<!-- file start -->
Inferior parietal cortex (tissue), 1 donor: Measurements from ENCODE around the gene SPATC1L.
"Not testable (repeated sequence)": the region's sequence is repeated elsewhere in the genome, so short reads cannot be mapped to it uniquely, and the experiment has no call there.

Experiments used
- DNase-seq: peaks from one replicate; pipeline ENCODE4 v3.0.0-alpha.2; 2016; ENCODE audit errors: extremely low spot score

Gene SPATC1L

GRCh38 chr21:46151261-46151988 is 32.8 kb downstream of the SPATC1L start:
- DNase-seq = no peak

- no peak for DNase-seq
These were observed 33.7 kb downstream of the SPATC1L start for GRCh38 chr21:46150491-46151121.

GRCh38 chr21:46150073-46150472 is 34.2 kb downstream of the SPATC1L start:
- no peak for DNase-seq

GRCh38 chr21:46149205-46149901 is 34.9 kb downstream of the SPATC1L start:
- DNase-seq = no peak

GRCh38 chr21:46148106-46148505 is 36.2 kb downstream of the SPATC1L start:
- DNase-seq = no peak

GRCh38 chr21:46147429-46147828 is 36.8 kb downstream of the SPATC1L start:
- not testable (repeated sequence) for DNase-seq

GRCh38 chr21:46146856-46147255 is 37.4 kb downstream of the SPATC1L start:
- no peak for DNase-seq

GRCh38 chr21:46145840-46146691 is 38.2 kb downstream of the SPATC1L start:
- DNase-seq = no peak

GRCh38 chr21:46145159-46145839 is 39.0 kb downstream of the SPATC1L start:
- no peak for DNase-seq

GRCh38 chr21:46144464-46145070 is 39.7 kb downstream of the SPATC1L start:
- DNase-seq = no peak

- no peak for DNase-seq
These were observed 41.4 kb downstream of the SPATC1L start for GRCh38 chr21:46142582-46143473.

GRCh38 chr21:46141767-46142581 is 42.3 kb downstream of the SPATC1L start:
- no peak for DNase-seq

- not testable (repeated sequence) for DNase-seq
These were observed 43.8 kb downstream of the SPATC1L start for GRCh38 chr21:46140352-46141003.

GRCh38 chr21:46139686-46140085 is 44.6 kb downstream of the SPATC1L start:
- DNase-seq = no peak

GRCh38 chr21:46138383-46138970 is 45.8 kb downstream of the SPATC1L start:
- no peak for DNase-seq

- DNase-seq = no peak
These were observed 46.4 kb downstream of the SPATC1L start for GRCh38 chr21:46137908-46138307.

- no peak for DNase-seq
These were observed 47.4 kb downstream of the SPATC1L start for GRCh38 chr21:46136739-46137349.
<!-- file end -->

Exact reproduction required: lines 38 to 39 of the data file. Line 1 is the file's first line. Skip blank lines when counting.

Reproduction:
- no peak for DNase-seq
These were observed 47.4 kb downstream of the SPATC1L start for GRCh38 chr21:46136739-46137349.